Management & Organization

What is self-direction?

 

Self-direction is the reality for more and more employees. Both in production, schools and hospitals more and more self-directing teams are created, and knowledge workers are expected to be increasingly self-directed.

But the ability to direct oneself is not something we are born with. In order to function as a self-directed employee there are some elements which must be in place.

But first: What is self-direction? There is actually a great deal of confusion and lack of clarity among companies concerning what self-direction really is. Many see self-direction as employees deciding for themselves how they spend their day, others believe that self-direction equals no leadership.

Our approach to the term is that by offering freedom and showing trust in the individual employee, you can achieve greater access to the employee, in order to use him/her self in the value-creation of the organization. In return, this type of management means that the employee through increased responsibility has a bigger influence on management processes within the organization, not just concerning his/her own work in the organization but also across the entire organization.

Thus, self-directing employees should be capable of planning and executing assignments that support the company’s overall goals.

Self-direction as a motivational tool

When it comes to motivating employees, a lot indicates that the opportunity to self-direct motivates far more than traditional economic rewards such as bonuses and raises.

Daniel H. Pink, among others, proposes this claim in his book “Drive”, in which he concludes based on a range of empirical studies that inner rewards such as self-direction, “mastery”, autonomy and being part of a greater purpose are far more efficient. Financial, or outer, rewards therefor motivate far less than we've traditionally assumed.

Many have realized this along the way and self-direction becomes a more and more common term in business.

How to do it

To be able to direct yourself there are five things you must know how to do:

  1. Narrow down your tasks.

  2. Know when you are a success.

  3. Set goals. Both short- and long-term.

  4. Know which assignments that are most important and complete those first.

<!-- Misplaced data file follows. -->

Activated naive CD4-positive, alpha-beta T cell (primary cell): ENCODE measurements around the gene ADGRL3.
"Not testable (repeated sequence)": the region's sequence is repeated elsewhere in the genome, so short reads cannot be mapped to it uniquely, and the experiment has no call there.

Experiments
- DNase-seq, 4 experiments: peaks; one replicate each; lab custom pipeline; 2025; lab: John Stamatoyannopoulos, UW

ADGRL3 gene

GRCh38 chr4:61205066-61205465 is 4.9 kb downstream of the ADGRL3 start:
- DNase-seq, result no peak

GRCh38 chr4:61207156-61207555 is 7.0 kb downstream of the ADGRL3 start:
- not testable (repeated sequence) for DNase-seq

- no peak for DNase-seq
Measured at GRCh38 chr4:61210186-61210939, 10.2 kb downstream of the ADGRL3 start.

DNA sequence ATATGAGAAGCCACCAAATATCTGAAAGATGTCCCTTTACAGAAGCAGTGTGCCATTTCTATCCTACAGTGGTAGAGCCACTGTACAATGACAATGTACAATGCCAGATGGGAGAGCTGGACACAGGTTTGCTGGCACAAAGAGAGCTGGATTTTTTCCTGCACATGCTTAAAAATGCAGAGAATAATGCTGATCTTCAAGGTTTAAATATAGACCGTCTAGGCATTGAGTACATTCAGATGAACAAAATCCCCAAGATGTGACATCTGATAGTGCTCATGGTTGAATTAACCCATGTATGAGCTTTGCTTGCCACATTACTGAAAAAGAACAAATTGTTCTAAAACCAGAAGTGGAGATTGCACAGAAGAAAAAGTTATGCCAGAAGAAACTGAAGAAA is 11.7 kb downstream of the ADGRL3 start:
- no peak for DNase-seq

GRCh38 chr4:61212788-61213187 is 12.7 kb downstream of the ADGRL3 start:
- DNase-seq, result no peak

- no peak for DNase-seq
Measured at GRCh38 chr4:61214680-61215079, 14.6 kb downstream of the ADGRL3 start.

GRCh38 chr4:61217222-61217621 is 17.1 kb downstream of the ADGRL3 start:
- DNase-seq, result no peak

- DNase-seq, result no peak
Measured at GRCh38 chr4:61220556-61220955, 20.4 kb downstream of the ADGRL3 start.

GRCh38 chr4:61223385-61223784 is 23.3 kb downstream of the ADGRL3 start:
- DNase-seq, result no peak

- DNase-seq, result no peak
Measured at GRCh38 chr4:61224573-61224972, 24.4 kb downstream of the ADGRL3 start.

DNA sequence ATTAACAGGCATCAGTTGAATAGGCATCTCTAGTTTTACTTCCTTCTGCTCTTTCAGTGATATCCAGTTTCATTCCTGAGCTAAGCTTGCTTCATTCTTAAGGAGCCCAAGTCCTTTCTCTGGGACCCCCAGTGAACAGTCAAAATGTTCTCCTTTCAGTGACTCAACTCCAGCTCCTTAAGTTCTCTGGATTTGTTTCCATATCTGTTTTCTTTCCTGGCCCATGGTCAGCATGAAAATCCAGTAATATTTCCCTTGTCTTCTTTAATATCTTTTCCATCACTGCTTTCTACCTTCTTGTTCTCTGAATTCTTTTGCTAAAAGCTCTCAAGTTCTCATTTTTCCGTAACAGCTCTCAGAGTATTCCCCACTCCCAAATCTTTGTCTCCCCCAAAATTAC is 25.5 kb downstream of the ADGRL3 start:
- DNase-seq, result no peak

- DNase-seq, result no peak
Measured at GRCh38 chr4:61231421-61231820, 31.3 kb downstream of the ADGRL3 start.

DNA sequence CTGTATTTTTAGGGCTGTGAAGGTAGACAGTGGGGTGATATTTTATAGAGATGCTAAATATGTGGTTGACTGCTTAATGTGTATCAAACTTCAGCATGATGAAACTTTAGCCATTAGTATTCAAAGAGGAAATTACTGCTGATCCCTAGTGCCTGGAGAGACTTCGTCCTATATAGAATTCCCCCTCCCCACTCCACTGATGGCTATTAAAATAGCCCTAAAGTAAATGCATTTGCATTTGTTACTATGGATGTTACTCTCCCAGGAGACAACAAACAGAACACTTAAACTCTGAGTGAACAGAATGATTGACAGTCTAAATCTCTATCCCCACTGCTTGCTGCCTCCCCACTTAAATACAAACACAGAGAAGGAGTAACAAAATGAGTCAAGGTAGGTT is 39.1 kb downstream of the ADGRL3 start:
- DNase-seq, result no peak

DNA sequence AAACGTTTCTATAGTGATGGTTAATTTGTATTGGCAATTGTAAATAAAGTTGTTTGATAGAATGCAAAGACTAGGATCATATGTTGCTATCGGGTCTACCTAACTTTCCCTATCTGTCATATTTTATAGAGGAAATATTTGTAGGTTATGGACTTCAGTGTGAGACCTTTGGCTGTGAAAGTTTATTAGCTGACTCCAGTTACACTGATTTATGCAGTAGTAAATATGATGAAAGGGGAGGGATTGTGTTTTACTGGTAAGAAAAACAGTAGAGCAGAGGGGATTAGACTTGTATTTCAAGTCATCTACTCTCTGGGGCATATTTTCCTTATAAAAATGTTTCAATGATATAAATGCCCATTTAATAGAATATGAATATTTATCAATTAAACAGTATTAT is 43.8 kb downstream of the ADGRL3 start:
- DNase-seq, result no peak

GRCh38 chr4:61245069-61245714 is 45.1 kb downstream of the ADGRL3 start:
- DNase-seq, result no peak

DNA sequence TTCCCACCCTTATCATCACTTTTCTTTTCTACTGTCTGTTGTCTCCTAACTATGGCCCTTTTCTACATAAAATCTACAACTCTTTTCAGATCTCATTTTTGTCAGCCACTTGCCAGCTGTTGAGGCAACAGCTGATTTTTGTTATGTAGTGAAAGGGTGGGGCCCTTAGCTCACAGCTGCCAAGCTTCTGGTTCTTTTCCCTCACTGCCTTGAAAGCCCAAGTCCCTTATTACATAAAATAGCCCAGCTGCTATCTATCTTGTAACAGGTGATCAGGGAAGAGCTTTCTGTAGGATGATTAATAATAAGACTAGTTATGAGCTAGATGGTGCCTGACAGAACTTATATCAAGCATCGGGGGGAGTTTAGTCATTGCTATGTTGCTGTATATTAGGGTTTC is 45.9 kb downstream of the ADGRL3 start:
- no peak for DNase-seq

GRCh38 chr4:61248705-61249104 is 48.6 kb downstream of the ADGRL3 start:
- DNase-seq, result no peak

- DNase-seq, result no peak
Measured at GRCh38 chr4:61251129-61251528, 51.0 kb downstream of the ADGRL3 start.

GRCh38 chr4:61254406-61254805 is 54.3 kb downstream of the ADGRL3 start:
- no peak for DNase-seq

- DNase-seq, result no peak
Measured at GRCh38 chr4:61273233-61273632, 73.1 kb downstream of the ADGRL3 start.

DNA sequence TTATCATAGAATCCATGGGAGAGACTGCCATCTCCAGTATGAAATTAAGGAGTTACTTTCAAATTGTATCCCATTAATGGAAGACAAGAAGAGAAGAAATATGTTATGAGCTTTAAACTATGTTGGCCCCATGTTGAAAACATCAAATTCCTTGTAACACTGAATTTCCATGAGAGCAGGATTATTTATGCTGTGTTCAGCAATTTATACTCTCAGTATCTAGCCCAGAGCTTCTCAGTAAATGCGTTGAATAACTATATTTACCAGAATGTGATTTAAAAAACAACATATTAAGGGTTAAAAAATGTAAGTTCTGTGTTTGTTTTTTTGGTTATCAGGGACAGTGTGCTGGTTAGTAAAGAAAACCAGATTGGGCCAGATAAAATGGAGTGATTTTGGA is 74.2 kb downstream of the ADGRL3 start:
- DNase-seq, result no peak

5. Evaluate own effort. Where did you do well, and where did you not?

Self-direction make certain demands of the manager

Employees shouldn't deal with these tasks by himself. For self-direction to work optimally it's important that the leader clearly dictates which limits and boundaries the employee is expected to work within. Also, which goals and priorities the employee must reach and follow in order to support the overall goal and strategy of the company, must to be articulated clearly.

Self-direction is not without challenges

Even though self-direction has many advantages, it is also important that leaders and self-directed employees are aware of the disadvantages self-direction often bring. If you are directing yourself, you might recognize some of these:

Advantages Disadvantages

Responsible and involved employees

Risk that employees work too hard and/or get stressed

Independent and inventive employees

Risk that only strong employees survive

Employees carry part of the leadership task

Middle manager’s position often becomes unclear or invisible

The company’s values are carried out in reality by all employees

Values must be followed by every leader and manager even in hard times

Ownership of the company’s goals and strategies with sub-goals formulated by employees

Middle managers must make room for actual influence when setting the goals

(Wikipedia)

 

Consultant Birgit Bertelsen also points at a variety of problems that are connected to the transition into a self-directing company structure:

  • Stress often occurs when we're developing new processes

  • Egocentrism easily spreads among strong employees

  • An informal hierarchy can quickly emerge to replace the formal one

  • Vulnerability when employees leave the company

  • Middle managers’ position often becomes unclear and difficult

  • Employees who don't want to self-direct can be marginalized

There are many advantages to gain from self-direction, but in order to get the full benefit, it's important that both employees and leaders are aware of the risks along the way.